After a time of prayer Rutherford accosted him and told him that he didn’t think he was who he seemed to be. Usher then revealed who he was and they spent the next few hours talking about their religious experiences, remarkable as it was Usher was not averse to conform to the simple form of Presbyterian worship. Rutherford asked him to preach that morning at the church at Anwoth, whereupon he preached on the text “A new commandment I give unto you that you love one another”. Furthermore the Archbishop decided to delay his journey for another day, so that he could spend more time in spiritual conversation with Rutherford.
Samuel Rutherford was to experience many personal trials during his days at Anwoth, both his children died in infancy, and in 1630 his young wife Eupham died after suffering for 13 months from a distressing and lingering disease.
One of his most faithful friends at Anwoth was a lady called Marion M’Naught, she was to become one of his principle correspondents, of whom he wrote – “Blessed be the Lord, that in God’s mercy I found in this country such a woman to whom Jesus is dearer than her own heart “. The earliest letter to survive from Rutherford’s pen was written to her. She was married to the Provost of Kirkudbright, and it is clear from the writings that at all opportunities she would be found listening under his ministry.
When Rutherford’s wife Eupham was dying she sent her daughter Grizzell to look after them, and after she died Rutherford was himself ill and for 3 months was unable to preach. Again Marion M’Naught despatched her daughter to look after him until he was fit and well.
Troubles – From Anwoth to Exile
Samuel Rutherford was living in troubled days for the true Church of Jesus Christ. The Reformation in the previous century under such men as Knox had restored the Word of God to its rightful pre-eminence, and the un-Biblical church practices had been replaced by Biblical ones.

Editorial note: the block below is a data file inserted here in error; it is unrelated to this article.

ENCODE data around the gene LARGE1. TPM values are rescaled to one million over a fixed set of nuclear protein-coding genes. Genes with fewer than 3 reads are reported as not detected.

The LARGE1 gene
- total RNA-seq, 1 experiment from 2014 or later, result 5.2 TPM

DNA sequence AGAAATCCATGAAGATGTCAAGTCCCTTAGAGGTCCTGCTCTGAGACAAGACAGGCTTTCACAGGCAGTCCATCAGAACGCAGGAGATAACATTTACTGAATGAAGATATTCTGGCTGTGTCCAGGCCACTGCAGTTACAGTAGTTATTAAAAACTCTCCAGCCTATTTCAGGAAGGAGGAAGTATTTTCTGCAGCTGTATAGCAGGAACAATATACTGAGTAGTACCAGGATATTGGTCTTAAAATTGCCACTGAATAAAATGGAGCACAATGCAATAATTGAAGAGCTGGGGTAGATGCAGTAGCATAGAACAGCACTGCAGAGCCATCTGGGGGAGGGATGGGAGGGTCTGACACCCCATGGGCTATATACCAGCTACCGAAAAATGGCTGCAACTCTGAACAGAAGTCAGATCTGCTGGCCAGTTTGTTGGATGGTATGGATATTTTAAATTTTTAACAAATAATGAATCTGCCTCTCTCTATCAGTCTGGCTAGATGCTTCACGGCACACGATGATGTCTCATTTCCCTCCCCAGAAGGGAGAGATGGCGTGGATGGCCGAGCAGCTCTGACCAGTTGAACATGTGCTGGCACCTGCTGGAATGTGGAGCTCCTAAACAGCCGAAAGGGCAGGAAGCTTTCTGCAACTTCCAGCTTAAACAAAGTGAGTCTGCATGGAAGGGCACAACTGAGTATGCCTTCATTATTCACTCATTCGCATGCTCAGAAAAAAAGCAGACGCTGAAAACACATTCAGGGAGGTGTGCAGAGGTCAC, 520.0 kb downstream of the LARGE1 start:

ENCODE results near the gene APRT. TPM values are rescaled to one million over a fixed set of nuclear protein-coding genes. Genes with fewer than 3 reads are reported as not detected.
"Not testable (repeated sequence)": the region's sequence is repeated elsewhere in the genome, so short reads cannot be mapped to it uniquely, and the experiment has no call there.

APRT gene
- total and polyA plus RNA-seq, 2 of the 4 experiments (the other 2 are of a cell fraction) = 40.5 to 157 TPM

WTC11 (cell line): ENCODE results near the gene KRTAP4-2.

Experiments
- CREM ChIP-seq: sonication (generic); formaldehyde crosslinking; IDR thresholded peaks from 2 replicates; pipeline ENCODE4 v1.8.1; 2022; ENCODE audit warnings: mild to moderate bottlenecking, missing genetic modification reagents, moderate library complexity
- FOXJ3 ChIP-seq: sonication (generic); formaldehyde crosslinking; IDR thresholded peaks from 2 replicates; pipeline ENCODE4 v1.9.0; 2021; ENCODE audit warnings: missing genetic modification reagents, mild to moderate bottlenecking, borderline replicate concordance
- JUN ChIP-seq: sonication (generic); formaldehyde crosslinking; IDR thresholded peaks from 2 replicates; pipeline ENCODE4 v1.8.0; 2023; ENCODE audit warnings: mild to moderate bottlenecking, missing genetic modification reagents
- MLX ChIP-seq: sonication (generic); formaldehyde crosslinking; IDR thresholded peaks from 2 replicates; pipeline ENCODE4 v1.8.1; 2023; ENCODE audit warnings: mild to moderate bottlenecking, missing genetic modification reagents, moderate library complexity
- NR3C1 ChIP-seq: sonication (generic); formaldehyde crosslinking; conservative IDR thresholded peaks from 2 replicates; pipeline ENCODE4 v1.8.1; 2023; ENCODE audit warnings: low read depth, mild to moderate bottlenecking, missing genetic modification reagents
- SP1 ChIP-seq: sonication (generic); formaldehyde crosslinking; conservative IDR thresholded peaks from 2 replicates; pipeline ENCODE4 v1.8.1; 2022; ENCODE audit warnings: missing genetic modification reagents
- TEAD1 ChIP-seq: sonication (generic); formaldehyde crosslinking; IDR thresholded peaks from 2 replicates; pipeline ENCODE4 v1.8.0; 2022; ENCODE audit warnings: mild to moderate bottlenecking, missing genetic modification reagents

It was not therefore very surprising that Rutherford’s ministry following, as it did the same biblical mould as Knox, was closely watched by those bishops and clergy anxious to bring the Church back to pre-reformation forms. The influence of a man of Rutherford’s ability could not be confined to a quiet country parish in deepest Galoway, He was in close touch with other prominent reformed church leaders in Edinburgh and throughout Scotland who were opposed to the introduction of changes in the manner of worship that were the mere traditions of men. He had joined with them in their public outcry against these evils and condemned the divergence from the true doctrine of the Reformed Church.
To this end he wrote a book in Latin in 1634, the title of which was “Exercitationes Apologeticae pro Divine Gratia” this exposed with devastating clarity the errors of Arminianism and Archbishop Laud the Archbishop of Canterbury.
These bishops now had great power over what could and couldn’t be preached, and they were able to institute a High Commission Court composed of the Bishop and a few like minded clergymen whom he had the exclusive right to nominate. As this court had the power to imprison or otherwise punish all within their jurisdiction who resisted their authority, it is easy to see how terrible oppression to the true gospel was looming fast.
When Samuel Rutherford started in Anwoth the local Bishop of Galloway was a Bishop Lamb, who was tolerant of Rutherford’s theological position; however he died and was replaced by a man called Thomas Sydserff who was the Bishop of Brechin.
Sydserff was an ardent Arminian, and in 1634 Rutherford’s work came to his attention, his fate was sealed. He was ordered to appear at the ecclesiastical court in Wigtown. His punishment was that immediately he be deprived of his ministerial office, however not satisfied with this, Sydserff ordered that he must appear before the High Commission Court at Edinburgh and that he should be charged not only with nonconformity but with treason against the King.